The gut is known to be a diverse and lively place which is unique to each individual. However, a study investigating the various bacteria in the microbiome of arthritis patients found that Prevotella copri was dominant in 75% of the participants, when they first developed rheumatoid arthritis.
Surprisingly, the bacterium virtually disappeared when the patients were treated with anti-rheumatoid arthritis drugs. Another study published in Genome Medicine found people with arthritis to have a less diverse gut than people who were disease-free.
What the Research Says
A study published in the journal Nutrition observed the effects of probiotics on 46 patients with rheumatoid arthritis. The patients were divided into two groups, where one group was given daily supplements containing Lactobacillus casei, while the others were given a placebo.
Several markers of inflammation were found to be significantly reduced in the probiotic group after an 8-week period. This led researchers to state that pending further research probiotics could be used as an adjunct therapy to treat patients with arthritis.
Another study published in PLOS One asserted that the gut microbiome could be a potential indicator of susceptibility to arthritis after the researchers determined which animals were more susceptible to developing RA and collagen-induced arthritis (CIA).
A review article published in Current Opinion in Rheumatology stated that targeting the gut microbiota could be a viable therapeutic option to target some forms of inflammatory arthritis.
A study on mice published in the Journal of Interferon & Cytokine Research found that Lactobacillus casei and Lactobacillus acidophilus reduced joint inflammation more effectively than the NSAID indomethacin.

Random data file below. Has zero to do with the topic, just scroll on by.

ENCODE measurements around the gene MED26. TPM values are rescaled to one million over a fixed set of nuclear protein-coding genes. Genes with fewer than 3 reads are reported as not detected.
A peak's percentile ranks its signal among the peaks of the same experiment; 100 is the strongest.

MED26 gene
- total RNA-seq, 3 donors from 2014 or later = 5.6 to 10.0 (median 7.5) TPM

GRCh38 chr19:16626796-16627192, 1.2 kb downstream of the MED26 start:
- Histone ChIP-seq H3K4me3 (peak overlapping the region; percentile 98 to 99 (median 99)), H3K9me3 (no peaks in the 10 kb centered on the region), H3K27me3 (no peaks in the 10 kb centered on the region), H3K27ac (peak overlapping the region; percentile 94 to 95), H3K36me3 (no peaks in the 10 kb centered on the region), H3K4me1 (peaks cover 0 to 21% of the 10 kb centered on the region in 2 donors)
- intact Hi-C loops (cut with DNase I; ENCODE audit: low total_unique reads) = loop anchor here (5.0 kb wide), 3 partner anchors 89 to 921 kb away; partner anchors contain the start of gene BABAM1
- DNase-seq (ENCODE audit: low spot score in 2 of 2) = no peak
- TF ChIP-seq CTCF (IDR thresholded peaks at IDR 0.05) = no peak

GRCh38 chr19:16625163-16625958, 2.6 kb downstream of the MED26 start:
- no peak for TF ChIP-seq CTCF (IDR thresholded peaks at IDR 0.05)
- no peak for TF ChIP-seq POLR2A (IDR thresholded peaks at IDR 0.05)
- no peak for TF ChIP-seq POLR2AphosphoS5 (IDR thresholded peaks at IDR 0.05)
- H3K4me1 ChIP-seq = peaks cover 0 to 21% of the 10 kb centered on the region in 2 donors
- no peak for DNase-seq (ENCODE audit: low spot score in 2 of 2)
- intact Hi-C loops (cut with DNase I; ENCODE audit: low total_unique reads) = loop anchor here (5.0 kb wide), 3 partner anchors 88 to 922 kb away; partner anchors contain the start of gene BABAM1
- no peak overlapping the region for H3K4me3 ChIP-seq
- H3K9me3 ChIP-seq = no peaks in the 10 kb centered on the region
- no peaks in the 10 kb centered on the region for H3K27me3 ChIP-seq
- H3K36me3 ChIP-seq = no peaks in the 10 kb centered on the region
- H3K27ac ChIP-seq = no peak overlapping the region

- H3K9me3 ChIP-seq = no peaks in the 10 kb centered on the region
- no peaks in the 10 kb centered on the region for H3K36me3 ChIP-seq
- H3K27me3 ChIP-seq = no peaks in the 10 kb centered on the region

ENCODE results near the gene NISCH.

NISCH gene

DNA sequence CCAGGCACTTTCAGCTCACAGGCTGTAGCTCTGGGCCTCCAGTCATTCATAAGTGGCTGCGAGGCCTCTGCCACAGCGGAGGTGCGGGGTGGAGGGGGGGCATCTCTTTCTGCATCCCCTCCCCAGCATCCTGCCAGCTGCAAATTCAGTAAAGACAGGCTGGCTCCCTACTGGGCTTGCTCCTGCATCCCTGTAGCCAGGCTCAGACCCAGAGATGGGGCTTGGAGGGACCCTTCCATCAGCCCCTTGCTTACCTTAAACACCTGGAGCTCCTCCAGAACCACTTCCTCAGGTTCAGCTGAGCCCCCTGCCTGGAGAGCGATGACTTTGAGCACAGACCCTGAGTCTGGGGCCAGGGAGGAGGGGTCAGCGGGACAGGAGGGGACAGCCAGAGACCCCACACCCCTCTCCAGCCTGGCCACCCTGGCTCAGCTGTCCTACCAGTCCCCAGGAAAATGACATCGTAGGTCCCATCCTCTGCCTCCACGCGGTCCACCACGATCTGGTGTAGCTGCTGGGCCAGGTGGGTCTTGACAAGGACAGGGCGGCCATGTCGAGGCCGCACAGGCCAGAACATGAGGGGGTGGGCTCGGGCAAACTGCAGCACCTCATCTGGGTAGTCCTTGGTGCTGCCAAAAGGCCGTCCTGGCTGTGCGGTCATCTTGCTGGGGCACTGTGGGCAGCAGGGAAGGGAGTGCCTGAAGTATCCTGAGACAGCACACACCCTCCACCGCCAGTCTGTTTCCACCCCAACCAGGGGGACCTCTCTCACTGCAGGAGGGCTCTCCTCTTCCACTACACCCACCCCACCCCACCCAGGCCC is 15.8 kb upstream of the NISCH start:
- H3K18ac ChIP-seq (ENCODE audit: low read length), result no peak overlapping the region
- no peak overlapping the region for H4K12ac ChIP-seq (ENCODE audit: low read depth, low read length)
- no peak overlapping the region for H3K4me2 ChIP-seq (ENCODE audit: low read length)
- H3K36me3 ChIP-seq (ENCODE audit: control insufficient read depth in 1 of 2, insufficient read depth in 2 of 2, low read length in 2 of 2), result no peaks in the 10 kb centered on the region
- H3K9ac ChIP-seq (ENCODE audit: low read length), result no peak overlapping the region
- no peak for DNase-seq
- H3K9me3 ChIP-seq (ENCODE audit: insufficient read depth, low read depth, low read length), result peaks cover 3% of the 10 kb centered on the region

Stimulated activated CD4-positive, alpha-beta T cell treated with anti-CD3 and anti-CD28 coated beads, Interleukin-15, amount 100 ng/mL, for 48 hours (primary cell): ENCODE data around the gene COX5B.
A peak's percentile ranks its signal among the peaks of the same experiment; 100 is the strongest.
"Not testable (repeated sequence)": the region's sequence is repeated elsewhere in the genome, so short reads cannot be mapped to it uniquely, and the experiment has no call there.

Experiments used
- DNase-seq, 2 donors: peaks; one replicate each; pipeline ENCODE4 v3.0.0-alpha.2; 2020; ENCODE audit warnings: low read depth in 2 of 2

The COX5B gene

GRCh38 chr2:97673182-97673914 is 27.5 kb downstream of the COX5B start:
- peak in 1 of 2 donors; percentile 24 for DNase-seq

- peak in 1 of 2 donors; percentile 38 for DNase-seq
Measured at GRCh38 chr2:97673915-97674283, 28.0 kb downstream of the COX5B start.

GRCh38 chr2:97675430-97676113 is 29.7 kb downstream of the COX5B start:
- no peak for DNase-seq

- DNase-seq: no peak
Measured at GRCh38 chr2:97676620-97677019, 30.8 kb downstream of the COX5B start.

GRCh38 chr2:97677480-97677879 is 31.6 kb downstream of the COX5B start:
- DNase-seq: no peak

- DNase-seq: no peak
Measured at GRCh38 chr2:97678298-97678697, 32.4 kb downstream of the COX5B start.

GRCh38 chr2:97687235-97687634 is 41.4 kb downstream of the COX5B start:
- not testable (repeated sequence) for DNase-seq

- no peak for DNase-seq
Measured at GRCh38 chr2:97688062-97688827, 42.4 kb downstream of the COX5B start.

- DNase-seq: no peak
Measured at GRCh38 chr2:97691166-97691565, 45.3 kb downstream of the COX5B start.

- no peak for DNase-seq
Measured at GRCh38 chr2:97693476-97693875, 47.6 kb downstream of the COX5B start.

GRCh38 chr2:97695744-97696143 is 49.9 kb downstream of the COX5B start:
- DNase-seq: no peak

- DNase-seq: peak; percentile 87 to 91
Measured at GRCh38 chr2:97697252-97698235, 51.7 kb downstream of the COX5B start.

How to Select the Right Probiotics for Arthritis?
Probiotics are still an emerging field of alternate therapy in treating arthritis. Researchers are yet to fully understand the benefits of probiotics on certain health conditions, including arthritis.
In addition, supplements are not yet FDA regulated which makes it important for you choose carefully. Currently, there is no guaranteed research which proves specific strains of bacteria to be helpful in arthritis.
However, initial findings suggest some certain Lactobacillus and Bifidobacteria strains to be very effective in alleviating the symptoms of arthritis. One indicative study found probiotics to help promote bone health, which is important in patients with arthritis.
picking a supplement, always opt for researched and proven bacteria strains. Make sure you get your supplements from a reputed manufacturer who lists all the bacteria strains and their CFU levels on the supplement label.
It’s vital to start taking probiotics in small doses (kind of like how you should drink soda unlike how Gabrielle Solis’s daughters drink soda), because they are known to cause diarrhea, gas, and bloating.
However, do not be alarmed as this is indicative of the probiotics working. When beneficial bacteria begin to colonize the gut, harmful bacteria are crowded out in large numbers, which leads to digestive disorders. This is called the Herxheimer reaction.
You can reasonably promote healthy bacteria by taking probiotics. However, these bacteria are living organisms and you must ensure the supplements come with a delayed release mechanism. Probiotics are viable only when they are delivered live to your intestines.
The Bottom Line
Despite significant research, scientists are not aware of all the causes of arthritis. However, many studies show promising results of using probiotic supplements to alleviate arthritis symptoms.